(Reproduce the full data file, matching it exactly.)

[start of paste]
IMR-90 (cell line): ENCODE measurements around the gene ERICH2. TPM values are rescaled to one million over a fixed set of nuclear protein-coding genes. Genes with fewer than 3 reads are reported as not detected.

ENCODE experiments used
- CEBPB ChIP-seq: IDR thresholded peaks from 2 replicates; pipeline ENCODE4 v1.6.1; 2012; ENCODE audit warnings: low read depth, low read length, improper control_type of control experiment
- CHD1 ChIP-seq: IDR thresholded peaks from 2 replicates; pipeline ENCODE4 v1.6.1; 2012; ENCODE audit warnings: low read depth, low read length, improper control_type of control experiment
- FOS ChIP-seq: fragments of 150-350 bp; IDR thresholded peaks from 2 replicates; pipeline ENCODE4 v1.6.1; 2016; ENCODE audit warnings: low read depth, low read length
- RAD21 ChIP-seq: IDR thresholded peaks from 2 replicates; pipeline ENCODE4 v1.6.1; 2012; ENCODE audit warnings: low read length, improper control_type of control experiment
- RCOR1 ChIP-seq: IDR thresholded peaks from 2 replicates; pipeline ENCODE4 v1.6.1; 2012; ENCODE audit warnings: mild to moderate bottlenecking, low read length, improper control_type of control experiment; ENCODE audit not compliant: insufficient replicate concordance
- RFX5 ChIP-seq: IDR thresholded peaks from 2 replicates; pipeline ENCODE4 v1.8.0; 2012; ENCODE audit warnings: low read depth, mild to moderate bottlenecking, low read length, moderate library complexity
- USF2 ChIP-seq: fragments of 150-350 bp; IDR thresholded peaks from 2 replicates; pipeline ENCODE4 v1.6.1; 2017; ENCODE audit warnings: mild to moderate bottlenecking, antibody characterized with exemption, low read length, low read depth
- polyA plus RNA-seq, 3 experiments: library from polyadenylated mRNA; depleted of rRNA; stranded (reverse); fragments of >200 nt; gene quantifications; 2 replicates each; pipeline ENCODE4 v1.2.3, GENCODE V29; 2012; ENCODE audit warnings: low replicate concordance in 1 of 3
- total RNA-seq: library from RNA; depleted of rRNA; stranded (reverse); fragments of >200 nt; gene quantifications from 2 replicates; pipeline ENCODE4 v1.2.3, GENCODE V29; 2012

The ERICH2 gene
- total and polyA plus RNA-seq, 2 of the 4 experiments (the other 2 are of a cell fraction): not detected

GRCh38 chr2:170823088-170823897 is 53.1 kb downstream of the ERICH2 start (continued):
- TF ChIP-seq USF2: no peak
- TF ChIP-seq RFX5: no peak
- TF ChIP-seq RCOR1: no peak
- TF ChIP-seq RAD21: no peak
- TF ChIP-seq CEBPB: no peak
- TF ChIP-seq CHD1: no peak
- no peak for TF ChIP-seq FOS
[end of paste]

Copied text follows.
IMR-90 (cell line): ENCODE measurements around the gene ERICH2. TPM values are rescaled to one million over a fixed set of nuclear protein-coding genes. Genes with fewer than 3 reads are reported as not detected.

ENCODE experiments used
- CEBPB ChIP-seq: IDR thresholded peaks from 2 replicates; pipeline ENCODE4 v1.6.1; 2012; ENCODE audit warnings: low read depth, low read length, improper control_type of control experiment
- CHD1 ChIP-seq: IDR thresholded peaks from 2 replicates; pipeline ENCODE4 v1.6.1; 2012; ENCODE audit warnings: low read depth, low read length, improper control_type of control experiment
- FOS ChIP-seq: fragments of 150-350 bp; IDR thresholded peaks from 2 replicates; pipeline ENCODE4 v1.6.1; 2016; ENCODE audit warnings: low read depth, low read length
- RAD21 ChIP-seq: IDR thresholded peaks from 2 replicates; pipeline ENCODE4 v1.6.1; 2012; ENCODE audit warnings: low read length, improper control_type of control experiment
- RCOR1 ChIP-seq: IDR thresholded peaks from 2 replicates; pipeline ENCODE4 v1.6.1; 2012; ENCODE audit warnings: mild to moderate bottlenecking, low read length, improper control_type of control experiment; ENCODE audit not compliant: insufficient replicate concordance
- RFX5 ChIP-seq: IDR thresholded peaks from 2 replicates; pipeline ENCODE4 v1.8.0; 2012; ENCODE audit warnings: low read depth, mild to moderate bottlenecking, low read length, moderate library complexity
- USF2 ChIP-seq: fragments of 150-350 bp; IDR thresholded peaks from 2 replicates; pipeline ENCODE4 v1.6.1; 2017; ENCODE audit warnings: mild to moderate bottlenecking, antibody characterized with exemption, low read length, low read depth
- polyA plus RNA-seq, 3 experiments: library from polyadenylated mRNA; depleted of rRNA; stranded (reverse); fragments of >200 nt; gene quantifications; 2 replicates each; pipeline ENCODE4 v1.2.3, GENCODE V29; 2012; ENCODE audit warnings: low replicate concordance in 1 of 3
- total RNA-seq: library from RNA; depleted of rRNA; stranded (reverse); fragments of >200 nt; gene quantifications from 2 replicates; pipeline ENCODE4 v1.2.3, GENCODE V29; 2012

The ERICH2 gene
- total and polyA plus RNA-seq, 2 of the 4 experiments (the other 2 are of a cell fraction): not detected

GRCh38 chr2:170823088-170823897 is 53.1 kb downstream of the ERICH2 start (continued):
- TF ChIP-seq USF2: no peak
- TF ChIP-seq RFX5: no peak
- TF ChIP-seq RCOR1: no peak
- TF ChIP-seq RAD21: no peak
- TF ChIP-seq CEBPB: no peak
- TF ChIP-seq CHD1: no peak
- no peak for TF ChIP-seq FOS